Since we are without a bathtub until we return home, this has translated into sponge-bathing a wiggly just-turned-toddler.
Last night, locked in my lap, Z rested his head against my chest while I began cleaning off a day of hard playing with a damp cloth. I got to his feet, streaked brown and toenails full of Colorado dirt, and began to wash them.
Jesus bent and washed the feet of the men who had walked beside Him for three years and last night I bent and washed the feet of a little man who has yet to claim three years of life.
And the similarity whipped through me like a mountain-wind and I felt the Holy Spirit say, "You do this in My place."
I am no Jesus, but I am a picture of Him to my son. And the thought that Christ would stoop to wash my one-year-old's feet just breaks me, because you know, I really think He would.
And I don't think that Jesus would care that my son couldn't thank Him yet, or that no one would notice how sacrificial He was being, or that there wasn't a parade thrown in His honor for washing a dirty toddler's feet.
I think His eyes would be bright and He would make Z laugh and He would find joy in showing my son just how much He is loved by the Creator of the universe. So that one day, when Z is old enough, he would turn to Him and say, "I am Yours."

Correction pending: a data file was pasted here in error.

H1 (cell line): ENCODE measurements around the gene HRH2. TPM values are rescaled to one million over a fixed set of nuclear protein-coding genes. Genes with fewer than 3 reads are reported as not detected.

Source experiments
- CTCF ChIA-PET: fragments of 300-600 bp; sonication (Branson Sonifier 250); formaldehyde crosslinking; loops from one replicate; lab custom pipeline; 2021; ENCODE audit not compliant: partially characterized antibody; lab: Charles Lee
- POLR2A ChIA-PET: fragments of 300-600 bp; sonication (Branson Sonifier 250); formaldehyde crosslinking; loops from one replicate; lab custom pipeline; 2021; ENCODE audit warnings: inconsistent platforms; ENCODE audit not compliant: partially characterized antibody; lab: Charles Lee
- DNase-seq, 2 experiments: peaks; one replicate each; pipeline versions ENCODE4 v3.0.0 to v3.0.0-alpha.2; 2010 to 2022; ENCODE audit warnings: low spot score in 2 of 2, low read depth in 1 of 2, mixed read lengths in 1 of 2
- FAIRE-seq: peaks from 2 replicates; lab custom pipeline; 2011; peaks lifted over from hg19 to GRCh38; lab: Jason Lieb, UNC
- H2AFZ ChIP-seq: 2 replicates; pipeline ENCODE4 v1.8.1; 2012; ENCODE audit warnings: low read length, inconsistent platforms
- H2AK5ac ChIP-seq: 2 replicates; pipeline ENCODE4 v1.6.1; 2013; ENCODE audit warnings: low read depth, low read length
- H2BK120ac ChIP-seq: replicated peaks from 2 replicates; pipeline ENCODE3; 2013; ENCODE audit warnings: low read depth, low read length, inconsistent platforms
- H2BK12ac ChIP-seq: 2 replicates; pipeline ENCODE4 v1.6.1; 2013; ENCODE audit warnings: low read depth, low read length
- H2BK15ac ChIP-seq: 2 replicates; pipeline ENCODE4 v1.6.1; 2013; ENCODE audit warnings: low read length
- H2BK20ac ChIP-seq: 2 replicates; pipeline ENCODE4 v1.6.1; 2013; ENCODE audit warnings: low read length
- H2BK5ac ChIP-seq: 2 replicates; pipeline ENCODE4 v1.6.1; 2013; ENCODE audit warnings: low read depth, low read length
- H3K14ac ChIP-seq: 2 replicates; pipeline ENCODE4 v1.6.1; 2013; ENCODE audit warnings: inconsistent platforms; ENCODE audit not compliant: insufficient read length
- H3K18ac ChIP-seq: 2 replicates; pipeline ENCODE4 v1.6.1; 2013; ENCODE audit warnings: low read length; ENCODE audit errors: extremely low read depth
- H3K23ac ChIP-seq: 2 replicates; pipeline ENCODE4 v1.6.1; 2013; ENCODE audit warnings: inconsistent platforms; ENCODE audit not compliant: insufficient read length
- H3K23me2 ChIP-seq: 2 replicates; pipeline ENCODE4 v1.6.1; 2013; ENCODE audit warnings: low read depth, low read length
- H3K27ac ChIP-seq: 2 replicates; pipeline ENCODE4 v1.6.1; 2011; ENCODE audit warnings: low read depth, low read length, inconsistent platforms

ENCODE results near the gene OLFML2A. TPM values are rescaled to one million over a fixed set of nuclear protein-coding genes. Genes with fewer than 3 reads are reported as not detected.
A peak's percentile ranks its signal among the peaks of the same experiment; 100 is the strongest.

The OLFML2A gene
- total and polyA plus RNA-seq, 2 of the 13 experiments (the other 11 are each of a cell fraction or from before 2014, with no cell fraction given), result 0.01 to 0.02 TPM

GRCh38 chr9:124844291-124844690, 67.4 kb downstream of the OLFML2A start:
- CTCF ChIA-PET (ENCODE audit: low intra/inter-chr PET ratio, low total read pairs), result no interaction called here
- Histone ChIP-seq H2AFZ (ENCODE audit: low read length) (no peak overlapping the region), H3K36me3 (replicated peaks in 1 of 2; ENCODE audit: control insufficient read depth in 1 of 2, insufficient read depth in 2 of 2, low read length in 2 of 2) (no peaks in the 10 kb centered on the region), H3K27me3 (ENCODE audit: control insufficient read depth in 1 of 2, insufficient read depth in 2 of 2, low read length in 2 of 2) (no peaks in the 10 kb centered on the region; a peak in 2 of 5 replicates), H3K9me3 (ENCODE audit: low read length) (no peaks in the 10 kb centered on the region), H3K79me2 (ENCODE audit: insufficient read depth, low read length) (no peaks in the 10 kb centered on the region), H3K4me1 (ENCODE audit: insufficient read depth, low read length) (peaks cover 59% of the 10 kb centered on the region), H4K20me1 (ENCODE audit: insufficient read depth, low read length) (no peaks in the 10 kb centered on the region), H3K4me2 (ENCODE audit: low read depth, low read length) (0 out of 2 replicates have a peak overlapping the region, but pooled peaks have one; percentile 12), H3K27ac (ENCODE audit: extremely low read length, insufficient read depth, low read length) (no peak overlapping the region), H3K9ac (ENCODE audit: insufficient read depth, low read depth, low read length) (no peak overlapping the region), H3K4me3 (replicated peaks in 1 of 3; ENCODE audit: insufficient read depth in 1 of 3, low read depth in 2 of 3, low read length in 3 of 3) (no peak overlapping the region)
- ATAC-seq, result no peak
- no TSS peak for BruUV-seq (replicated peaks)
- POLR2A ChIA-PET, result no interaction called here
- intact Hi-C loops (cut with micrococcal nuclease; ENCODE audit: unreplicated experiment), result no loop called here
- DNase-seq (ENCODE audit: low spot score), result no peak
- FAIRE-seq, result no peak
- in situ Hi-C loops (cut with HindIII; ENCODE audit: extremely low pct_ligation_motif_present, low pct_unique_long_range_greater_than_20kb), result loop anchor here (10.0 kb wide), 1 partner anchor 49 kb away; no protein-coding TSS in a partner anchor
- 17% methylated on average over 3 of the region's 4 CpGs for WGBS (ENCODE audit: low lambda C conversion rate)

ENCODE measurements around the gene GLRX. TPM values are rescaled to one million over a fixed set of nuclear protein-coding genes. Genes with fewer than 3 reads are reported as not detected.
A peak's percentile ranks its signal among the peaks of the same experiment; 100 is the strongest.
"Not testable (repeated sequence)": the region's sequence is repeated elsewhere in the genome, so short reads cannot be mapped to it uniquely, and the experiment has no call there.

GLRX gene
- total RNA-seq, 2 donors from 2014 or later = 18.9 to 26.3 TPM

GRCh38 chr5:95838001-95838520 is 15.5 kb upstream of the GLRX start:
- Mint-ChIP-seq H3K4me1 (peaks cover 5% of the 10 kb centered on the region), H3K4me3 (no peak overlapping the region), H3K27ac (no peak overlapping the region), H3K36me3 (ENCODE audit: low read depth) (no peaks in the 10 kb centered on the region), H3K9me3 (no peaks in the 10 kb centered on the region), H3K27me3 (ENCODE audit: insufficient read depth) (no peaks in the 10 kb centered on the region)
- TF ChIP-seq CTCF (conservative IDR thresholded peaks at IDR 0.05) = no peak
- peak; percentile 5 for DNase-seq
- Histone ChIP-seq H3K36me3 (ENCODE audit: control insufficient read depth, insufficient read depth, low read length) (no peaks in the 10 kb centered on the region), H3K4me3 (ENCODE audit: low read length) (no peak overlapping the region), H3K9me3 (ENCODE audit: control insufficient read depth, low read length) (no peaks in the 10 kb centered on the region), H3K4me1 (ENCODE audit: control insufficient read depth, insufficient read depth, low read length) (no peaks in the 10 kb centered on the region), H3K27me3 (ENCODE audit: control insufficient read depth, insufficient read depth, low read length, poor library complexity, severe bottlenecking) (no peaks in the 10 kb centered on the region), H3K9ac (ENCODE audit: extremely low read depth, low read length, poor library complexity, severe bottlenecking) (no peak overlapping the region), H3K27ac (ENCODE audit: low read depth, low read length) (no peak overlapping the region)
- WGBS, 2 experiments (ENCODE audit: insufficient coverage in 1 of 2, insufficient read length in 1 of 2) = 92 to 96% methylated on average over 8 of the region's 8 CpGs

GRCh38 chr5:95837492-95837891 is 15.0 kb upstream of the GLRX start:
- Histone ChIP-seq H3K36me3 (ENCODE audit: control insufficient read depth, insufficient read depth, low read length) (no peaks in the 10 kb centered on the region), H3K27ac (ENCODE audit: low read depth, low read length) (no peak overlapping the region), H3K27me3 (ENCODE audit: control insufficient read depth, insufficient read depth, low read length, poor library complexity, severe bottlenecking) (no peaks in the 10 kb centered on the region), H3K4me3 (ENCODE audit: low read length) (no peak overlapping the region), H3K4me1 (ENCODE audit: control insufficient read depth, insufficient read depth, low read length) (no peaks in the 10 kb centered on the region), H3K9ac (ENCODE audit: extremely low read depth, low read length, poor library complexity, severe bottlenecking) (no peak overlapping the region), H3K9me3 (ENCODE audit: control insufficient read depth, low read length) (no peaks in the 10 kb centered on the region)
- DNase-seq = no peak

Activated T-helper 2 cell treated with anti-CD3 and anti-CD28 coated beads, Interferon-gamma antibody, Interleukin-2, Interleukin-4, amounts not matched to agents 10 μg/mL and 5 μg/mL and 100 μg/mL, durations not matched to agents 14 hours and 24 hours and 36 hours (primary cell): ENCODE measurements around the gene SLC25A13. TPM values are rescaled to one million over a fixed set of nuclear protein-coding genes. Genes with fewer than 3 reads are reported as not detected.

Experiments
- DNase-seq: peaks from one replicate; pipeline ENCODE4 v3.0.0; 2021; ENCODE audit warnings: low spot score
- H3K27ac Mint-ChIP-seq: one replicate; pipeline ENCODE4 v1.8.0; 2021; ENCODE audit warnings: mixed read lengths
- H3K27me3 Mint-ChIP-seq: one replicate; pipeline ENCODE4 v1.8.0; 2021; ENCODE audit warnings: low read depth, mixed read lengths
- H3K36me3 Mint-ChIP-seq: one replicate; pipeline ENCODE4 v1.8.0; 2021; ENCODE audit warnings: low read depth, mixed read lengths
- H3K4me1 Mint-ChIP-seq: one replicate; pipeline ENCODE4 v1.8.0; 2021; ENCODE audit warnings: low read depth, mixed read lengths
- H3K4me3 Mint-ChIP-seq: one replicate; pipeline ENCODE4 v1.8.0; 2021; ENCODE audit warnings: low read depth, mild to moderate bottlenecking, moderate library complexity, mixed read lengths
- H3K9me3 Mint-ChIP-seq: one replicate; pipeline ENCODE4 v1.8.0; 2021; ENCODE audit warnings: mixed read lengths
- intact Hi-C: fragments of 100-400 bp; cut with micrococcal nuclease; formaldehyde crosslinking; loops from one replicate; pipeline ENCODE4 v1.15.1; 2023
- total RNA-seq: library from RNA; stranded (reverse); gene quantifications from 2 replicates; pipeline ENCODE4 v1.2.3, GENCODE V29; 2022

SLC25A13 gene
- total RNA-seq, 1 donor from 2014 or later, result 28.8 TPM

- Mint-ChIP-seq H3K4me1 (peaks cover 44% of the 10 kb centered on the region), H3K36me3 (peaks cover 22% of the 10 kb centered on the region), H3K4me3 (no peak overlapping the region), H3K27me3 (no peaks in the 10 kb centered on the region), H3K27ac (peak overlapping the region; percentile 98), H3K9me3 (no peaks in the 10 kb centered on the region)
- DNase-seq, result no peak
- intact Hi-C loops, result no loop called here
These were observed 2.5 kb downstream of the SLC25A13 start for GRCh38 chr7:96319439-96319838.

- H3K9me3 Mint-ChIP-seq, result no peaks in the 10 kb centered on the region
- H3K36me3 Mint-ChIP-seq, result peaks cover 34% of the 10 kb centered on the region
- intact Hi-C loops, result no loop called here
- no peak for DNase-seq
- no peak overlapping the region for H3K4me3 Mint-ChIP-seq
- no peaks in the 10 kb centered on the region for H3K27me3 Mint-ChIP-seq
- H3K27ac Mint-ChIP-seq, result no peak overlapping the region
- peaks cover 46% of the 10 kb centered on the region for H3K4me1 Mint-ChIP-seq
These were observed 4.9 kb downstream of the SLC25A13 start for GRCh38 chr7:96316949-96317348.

That's when motherhood shakes loose from the trappings of the world and it becomes something sacred. It becomes the business I must be about: being the hands and feet of Jesus to my child and any others that come.
And this fire that was lit thirteen months ago when my Z came small and vulnerable into this world grows a little brighter and burns a little hotter, and Christ graciously refines my glory-hungry heart.
I look down at Z's feet, clean and ready to be slipped into pajamas, and I am so grateful.